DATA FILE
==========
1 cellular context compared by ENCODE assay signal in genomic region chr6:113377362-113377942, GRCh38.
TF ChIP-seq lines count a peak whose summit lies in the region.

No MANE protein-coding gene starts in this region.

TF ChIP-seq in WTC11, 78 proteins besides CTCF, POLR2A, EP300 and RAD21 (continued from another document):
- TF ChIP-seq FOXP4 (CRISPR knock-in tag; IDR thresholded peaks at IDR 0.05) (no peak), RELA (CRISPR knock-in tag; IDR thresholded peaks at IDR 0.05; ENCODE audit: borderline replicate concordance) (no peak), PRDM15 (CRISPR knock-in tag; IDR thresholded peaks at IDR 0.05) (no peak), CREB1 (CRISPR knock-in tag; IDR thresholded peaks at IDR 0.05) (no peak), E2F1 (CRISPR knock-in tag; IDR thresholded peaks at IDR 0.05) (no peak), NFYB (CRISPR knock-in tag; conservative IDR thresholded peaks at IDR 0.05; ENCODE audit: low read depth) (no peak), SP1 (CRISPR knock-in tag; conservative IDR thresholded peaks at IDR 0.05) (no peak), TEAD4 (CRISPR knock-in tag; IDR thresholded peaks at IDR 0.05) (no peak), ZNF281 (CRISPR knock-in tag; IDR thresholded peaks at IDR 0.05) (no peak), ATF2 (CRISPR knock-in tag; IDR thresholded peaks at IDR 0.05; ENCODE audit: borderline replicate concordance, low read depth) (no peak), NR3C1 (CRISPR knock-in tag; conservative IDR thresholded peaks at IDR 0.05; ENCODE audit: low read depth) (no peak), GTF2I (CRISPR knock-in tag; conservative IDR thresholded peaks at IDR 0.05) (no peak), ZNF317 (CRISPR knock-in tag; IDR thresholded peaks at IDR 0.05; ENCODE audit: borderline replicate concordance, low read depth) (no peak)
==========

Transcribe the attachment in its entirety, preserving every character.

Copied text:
1 cellular context compared by ENCODE assay signal in genomic region chr6:113377362-113377942, GRCh38.
TF ChIP-seq lines count a peak whose summit lies in the region.

No MANE protein-coding gene starts in this region.

TF ChIP-seq in WTC11, 78 proteins besides CTCF, POLR2A, EP300 and RAD21 (continued from another document):
- TF ChIP-seq FOXP4 (CRISPR knock-in tag; IDR thresholded peaks at IDR 0.05) (no peak), RELA (CRISPR knock-in tag; IDR thresholded peaks at IDR 0.05; ENCODE audit: borderline replicate concordance) (no peak), PRDM15 (CRISPR knock-in tag; IDR thresholded peaks at IDR 0.05) (no peak), CREB1 (CRISPR knock-in tag; IDR thresholded peaks at IDR 0.05) (no peak), E2F1 (CRISPR knock-in tag; IDR thresholded peaks at IDR 0.05) (no peak), NFYB (CRISPR knock-in tag; conservative IDR thresholded peaks at IDR 0.05; ENCODE audit: low read depth) (no peak), SP1 (CRISPR knock-in tag; conservative IDR thresholded peaks at IDR 0.05) (no peak), TEAD4 (CRISPR knock-in tag; IDR thresholded peaks at IDR 0.05) (no peak), ZNF281 (CRISPR knock-in tag; IDR thresholded peaks at IDR 0.05) (no peak), ATF2 (CRISPR knock-in tag; IDR thresholded peaks at IDR 0.05; ENCODE audit: borderline replicate concordance, low read depth) (no peak), NR3C1 (CRISPR knock-in tag; conservative IDR thresholded peaks at IDR 0.05; ENCODE audit: low read depth) (no peak), GTF2I (CRISPR knock-in tag; conservative IDR thresholded peaks at IDR 0.05) (no peak), ZNF317 (CRISPR knock-in tag; IDR thresholded peaks at IDR 0.05; ENCODE audit: borderline replicate concordance, low read depth) (no peak)